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Posted August 29, 2001 | Copyright © The Northern Virginia Daily
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Bell’s lawyers file appeal with state high court

By Kevin Killen -- Daily Staff Writer

Lawyers for convicted murderer Edward N. Bell continued the appeals process to stop the execution of their client by filing assignments of error and designation of the record appeal with the Virginia Supreme Court.

Warrenton-based attorneys Jud A. Fischel and Mark B. Williams filed the appeal on behalf of their client Monday.

Bell, a native of Jamaica, was convicted in January of the October 1999 shooting death of Winchester Police Sgt. Ricky L. Timbrook following a foot chase down Piccadilly Street.

Bell was sentenced to death May 30 by Circuit Judge Dennis L. Hupp.

He also was sentenced to three years for using a firearm in the commission of murder, five years for possessing a firearm while possessing cocaine and 10 years for possessing cocaine with the intent to distribute.

Hupp also levied a $5,000 fine for the possessing cocaine with the intent to distribute charge.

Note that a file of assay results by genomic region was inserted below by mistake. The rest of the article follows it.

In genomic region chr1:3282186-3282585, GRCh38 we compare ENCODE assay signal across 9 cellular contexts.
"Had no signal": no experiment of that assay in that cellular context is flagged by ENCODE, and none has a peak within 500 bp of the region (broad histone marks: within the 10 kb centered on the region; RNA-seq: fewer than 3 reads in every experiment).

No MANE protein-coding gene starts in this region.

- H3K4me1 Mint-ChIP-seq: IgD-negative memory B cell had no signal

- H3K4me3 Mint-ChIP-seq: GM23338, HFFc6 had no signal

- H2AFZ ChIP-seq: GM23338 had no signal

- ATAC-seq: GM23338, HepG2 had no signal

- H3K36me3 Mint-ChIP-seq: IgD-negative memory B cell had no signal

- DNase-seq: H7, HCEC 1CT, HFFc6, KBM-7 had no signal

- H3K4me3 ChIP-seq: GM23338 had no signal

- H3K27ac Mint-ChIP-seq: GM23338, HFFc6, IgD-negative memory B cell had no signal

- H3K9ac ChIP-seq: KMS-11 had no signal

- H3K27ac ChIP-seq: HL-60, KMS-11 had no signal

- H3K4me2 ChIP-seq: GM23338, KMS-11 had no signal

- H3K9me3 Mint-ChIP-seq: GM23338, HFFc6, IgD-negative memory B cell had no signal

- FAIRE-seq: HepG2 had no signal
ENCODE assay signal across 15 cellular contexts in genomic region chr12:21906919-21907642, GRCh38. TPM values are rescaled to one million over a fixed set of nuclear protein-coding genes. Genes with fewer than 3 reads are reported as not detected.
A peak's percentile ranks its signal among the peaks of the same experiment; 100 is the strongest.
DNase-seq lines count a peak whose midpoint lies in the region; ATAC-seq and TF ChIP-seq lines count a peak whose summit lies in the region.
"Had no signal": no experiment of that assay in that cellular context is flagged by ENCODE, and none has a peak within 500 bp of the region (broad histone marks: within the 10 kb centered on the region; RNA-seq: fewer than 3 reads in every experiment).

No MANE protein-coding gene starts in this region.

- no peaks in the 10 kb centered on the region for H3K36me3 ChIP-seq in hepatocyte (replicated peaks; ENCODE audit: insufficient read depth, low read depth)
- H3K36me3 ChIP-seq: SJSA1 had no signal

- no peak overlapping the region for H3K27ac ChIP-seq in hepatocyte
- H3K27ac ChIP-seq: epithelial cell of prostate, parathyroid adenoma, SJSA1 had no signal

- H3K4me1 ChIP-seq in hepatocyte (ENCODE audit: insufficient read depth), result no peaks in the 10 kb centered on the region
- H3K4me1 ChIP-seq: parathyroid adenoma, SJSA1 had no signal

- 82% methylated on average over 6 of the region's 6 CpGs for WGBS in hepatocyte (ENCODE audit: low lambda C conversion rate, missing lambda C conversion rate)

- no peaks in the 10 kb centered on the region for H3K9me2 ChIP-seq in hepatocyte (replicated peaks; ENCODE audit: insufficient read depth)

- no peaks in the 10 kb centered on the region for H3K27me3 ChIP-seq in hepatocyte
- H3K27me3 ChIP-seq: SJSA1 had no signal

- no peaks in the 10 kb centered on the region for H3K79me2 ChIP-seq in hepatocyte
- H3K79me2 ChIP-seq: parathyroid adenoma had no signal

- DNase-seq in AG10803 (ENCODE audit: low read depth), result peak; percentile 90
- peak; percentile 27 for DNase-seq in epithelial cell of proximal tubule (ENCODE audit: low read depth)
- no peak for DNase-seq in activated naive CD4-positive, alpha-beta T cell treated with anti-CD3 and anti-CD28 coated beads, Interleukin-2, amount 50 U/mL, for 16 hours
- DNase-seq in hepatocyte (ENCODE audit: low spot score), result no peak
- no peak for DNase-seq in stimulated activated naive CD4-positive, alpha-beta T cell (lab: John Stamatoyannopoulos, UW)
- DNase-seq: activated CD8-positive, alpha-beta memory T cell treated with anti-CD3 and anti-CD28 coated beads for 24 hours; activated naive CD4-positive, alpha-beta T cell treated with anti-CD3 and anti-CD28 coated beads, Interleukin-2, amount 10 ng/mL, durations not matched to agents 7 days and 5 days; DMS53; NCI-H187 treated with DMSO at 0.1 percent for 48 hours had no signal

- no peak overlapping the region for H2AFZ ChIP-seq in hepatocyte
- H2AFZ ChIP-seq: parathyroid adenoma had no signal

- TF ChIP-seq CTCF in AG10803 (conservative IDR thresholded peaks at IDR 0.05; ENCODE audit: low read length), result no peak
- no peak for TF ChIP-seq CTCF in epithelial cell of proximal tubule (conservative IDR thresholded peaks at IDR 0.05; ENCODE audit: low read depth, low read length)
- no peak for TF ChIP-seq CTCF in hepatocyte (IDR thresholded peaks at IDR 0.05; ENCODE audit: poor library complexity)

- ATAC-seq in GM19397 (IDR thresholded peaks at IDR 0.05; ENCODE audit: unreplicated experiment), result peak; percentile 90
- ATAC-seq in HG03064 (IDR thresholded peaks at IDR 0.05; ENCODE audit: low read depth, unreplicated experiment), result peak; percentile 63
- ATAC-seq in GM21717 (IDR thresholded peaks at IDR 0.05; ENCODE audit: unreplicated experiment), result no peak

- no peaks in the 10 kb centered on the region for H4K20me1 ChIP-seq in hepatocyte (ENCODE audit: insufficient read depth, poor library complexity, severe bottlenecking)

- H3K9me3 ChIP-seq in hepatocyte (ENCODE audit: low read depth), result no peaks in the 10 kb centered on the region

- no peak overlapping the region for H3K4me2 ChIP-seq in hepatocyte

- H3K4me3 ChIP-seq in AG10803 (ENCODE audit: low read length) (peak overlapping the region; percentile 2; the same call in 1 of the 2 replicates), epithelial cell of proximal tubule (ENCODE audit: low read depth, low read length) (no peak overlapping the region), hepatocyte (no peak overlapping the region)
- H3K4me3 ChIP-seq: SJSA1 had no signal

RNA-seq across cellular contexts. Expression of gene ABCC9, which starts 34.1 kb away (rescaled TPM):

This is the second appeal by Bell's attorneys. They filed their client's first appeal on June 28 with the state Supreme Court, which formally disputed Hupp's original decision.

Winchester Commonwealth's Attorney Paul H. Thomson said the assignments of error and designation of the record are standard procedure in the appeals process.

Under the appeal, 29 assignments of error are listed, including one that asks that Bell's death sentence be vacated because it is "arbitrary and disproportionate, in violation of Bell's rights as guaranteed by the eight and 14th amendments to the Constitution of the United States, Sections eight and nine of Article one of the Virginia Constitution and Virginia law."

Bell's attorneys also state that the court erred in:

• Refusing to permit Bell's trial to be moved to a different county, even though virtually the entire jury panel was exposed to the extensive media coverage about the case.

• Denying Bell's request for an expert to investigate Bell's possible brain damage.

• Failing to bar the commonwealth from further prosecution of Bell on all charges based upon a violation of the Virginia Code inasmuch as Bell was continuously in custody for in excess of five months.

• Refusing to exclude Bell's statement to the police that was obtained without advising Bell, a Jamaican national, of his rights to consular notice and assistance.

• Failing to ensure the jury was adequately instructed at the penalty phase of Bell's capital trial.

• Refusing to prohibit the law enforcement officers attending the trial as spectators from wearing their uniforms, in violation of Bell's right to a fair trial, an impartial jury and due process of law.

Fischel and Williams could not be reached for comment Tuesday.

Bell is awaiting his fate in the correctional facility in Sussex County, where he has been since May.

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